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Asian Efficiency has a nice post on personal outsourcing. The article makes some good points, but it falls into a few common traps. I'd recommend reading the article and then coming back here to read my list of gotchas when it comes to personal outsourcing. 1. Not all of your time is valued the same It is easy to assume that if you make $20 per hour, any task that you can pay someone $10 per hour to complete should be outsourced. My normal rate for consulting is $145 per hour.  If I was to apply this logic, there are very few things I'd do for myself.  But, I have a limited number of hours each month that are worth my $145 rate.  Those are my best and highest performance hours.  Even if I … [Read more...]

Un-Procrastination Book by Leo Babauta

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Leo Babauta has written a nice little ebook called Un-Procrastination. If you struggle with procrastination this is a very good resource.  I've seen a lot of stuff written on procrastination that basically says, "I never procrastinate and here is how to be like me."  Leo is a bit more realistic and admits that sometimes he even likes to procrastinate.  In spite of that he has been able to accomplish a tremendous amount of work by following the suggestions in his book. One tip that I think is particularly helpful is to make sure you really want to do something.  I've touched on this idea before in When Procrastination is a Good Thing. Leo also discusses how to deal with the Internet and … [Read more...]

How to deal with a boring job

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Reader question: My job is driving me crazy!  I work in tech support, so I'm mostly getting paid to be there if there are any problems that come up.  This means many days I'm just sitting there dinking around on the internet for 2 or 3 hours at a time.  This might be a dream job for some people, but I feel like I'm losing my skills. I'd look for another job, but I think my place is pretty secure here and I don't want to risk going somewhere else only to get let go in a bad economy.  Do you have any suggestions for me? Brad Those are some good questions.  I've previously talked about figuring out your work zone to help decide when it is time to leave a company and … [Read more...]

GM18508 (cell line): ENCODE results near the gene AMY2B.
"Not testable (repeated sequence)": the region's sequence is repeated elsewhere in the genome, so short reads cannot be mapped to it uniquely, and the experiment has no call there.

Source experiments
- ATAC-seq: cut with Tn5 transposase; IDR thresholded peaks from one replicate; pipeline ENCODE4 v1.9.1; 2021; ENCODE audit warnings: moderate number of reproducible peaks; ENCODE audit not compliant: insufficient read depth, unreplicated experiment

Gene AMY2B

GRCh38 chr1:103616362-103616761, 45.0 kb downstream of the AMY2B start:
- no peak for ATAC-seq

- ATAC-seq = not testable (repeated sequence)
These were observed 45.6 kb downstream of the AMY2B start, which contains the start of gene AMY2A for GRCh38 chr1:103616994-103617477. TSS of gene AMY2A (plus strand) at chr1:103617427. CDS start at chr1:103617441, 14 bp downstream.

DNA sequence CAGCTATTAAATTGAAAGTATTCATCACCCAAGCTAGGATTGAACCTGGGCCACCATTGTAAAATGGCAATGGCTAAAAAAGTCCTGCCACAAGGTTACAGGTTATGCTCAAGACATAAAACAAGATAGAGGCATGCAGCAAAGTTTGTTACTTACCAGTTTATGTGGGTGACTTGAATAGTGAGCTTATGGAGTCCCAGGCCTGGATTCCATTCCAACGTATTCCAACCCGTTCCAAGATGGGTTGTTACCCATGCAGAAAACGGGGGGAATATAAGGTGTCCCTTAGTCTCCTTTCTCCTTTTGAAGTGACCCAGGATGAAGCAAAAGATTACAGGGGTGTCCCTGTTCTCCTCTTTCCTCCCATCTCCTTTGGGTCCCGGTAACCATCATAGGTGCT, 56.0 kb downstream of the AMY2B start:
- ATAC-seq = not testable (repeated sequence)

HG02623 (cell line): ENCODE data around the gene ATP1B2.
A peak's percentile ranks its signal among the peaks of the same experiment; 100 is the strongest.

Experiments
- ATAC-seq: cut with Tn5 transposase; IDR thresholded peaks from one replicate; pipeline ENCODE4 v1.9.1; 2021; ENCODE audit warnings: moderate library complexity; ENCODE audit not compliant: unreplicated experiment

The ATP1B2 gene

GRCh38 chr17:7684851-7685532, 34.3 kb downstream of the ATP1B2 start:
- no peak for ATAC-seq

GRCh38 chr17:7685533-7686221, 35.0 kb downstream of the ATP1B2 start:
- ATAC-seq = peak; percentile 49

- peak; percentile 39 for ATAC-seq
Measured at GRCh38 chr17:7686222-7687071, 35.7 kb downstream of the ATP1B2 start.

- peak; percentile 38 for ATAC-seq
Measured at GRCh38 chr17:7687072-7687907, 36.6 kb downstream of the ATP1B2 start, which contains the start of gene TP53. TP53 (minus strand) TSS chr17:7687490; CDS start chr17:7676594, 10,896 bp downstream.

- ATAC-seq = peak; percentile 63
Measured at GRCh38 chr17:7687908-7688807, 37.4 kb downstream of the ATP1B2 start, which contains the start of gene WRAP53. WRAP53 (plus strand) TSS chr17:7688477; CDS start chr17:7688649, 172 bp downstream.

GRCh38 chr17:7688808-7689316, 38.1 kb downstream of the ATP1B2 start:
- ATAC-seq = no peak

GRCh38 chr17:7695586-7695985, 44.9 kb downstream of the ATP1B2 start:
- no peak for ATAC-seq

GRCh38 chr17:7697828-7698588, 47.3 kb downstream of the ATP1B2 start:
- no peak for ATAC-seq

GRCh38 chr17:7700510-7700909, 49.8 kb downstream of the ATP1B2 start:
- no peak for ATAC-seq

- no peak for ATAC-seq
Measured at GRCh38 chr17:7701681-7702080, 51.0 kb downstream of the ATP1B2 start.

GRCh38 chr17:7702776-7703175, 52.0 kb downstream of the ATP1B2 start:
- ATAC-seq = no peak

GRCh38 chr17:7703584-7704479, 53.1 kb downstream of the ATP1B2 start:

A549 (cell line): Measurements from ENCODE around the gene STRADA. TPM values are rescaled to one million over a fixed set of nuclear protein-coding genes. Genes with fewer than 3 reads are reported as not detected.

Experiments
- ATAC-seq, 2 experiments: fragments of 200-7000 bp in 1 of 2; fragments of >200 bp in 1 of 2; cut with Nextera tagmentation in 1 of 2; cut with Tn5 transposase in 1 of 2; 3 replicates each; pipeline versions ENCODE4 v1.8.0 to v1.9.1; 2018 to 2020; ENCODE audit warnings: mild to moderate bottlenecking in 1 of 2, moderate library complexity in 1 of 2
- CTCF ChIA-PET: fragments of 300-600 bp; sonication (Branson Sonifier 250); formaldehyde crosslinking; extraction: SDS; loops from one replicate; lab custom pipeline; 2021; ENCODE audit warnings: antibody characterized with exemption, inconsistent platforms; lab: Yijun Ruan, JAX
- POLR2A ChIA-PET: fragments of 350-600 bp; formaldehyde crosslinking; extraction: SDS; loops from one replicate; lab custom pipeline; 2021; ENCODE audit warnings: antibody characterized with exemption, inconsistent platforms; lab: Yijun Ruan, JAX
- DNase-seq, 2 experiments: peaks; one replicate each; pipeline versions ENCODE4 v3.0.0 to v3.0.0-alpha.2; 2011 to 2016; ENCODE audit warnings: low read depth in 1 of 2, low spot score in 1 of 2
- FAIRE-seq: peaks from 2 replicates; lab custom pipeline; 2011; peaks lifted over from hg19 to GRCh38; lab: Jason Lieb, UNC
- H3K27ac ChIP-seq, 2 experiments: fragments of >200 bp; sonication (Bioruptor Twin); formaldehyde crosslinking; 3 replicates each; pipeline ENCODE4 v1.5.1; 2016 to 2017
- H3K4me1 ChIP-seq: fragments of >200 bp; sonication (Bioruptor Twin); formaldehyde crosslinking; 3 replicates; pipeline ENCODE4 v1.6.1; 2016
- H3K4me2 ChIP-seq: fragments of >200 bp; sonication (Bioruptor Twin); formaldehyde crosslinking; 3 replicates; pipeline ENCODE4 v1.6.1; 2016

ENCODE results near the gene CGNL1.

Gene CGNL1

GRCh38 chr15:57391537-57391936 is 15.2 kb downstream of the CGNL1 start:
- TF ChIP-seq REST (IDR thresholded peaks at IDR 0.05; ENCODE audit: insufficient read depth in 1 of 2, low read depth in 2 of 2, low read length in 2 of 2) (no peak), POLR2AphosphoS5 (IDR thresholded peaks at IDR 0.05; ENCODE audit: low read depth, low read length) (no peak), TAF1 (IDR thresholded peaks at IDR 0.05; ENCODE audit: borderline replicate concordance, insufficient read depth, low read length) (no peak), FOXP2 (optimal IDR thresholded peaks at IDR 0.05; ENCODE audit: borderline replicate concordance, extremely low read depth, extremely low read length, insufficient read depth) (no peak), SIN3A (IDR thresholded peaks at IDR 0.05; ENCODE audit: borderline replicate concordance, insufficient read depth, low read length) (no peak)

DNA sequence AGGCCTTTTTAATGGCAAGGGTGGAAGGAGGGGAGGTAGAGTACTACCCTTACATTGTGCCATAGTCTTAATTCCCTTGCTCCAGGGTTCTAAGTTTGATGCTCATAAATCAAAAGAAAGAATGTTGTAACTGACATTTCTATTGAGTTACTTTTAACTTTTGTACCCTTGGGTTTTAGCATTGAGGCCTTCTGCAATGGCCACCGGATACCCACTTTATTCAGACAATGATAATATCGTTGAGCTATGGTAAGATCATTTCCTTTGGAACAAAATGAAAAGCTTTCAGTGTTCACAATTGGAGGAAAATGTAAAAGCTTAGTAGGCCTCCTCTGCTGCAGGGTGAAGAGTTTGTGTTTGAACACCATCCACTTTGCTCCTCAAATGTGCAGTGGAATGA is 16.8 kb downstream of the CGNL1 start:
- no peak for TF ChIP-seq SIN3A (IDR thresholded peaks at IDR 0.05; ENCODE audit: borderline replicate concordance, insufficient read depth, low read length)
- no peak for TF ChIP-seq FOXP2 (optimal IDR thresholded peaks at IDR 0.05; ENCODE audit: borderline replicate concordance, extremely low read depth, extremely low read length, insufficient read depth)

What is Holding You Back?

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What is keeping you from reaching your full potential?  Think of four or five things that are really holding you back.  Better yet, write them down on that scrap of paper sitting on your desk. Did you write them down?  Why not?  Go ahead and do it. I'm not going anywhere. Did you write them down now?  Ok good.  Now, take a look at what you wrote down and divide them into two groups. Things you can control. Things you cannot control. In general I find that people who accomplish very little tend to see all of their obstacles in the second category, while people who achieve things see obstacles in the first category. In other word, successful people understand that they are the … [Read more...]

Work From Home Tips

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1. Go to work When you work from home, your workspace may be just down the hall, but you still need to intentionally go to work when you are ready to start your day. Some people will walk around the block go to work in their home office and then walk around the block to "go home" at the end of the day. It may seem silly, but you will be much more productive by making a concrete breaking point between when you are at work and when you are off. You can still take advantage of a zero commute by breaking your day up and perhaps doing a few equivalent hours of work late in the evening or early in the morning--just be intentional about it. You don't want to get into a situation where your work … [Read more...]

Solving the Wrong Problems

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It is amazing how good people are at problem solving.  Think of all the inventions and methods people have come up with to fix everything from minor annoyances to large scale worldwide problems. Even as good as everyone seems to be at solving problems, we are notoriously bad at identifying the correct problem to solve.  Let me give a few examples. Aviation safety Our public aviation security in the US is based around the idea of keeping bad stuff off airplanes.  The idea is that if we can keep anything dangerous off planes, we will be safe.  Lots of problem solving effort has gone into keeping dangerous stuff off planes, but is that the real problem?  There is stuff all over in a plane … [Read more...]

Other Side of Productivity

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Occasionally I'll get some criticism that I'm too focused on productivity. People say that I need to lighten up, etc.  The problem is that on this site we focus on productivity--not on what to do with the free time that being productive buys you.  Here is a short video about enjoying the fruits of productivity--free time to do things with family. (If you want to more of the other side, you can checkout my personal blog.) The Other Side of Productivity from Productivity501 on Vimeo. It's great to strive for efficiency, but it is also important to make sure that being above average in what you accomplish buys your above average rewards. … [Read more...]

Power of Routines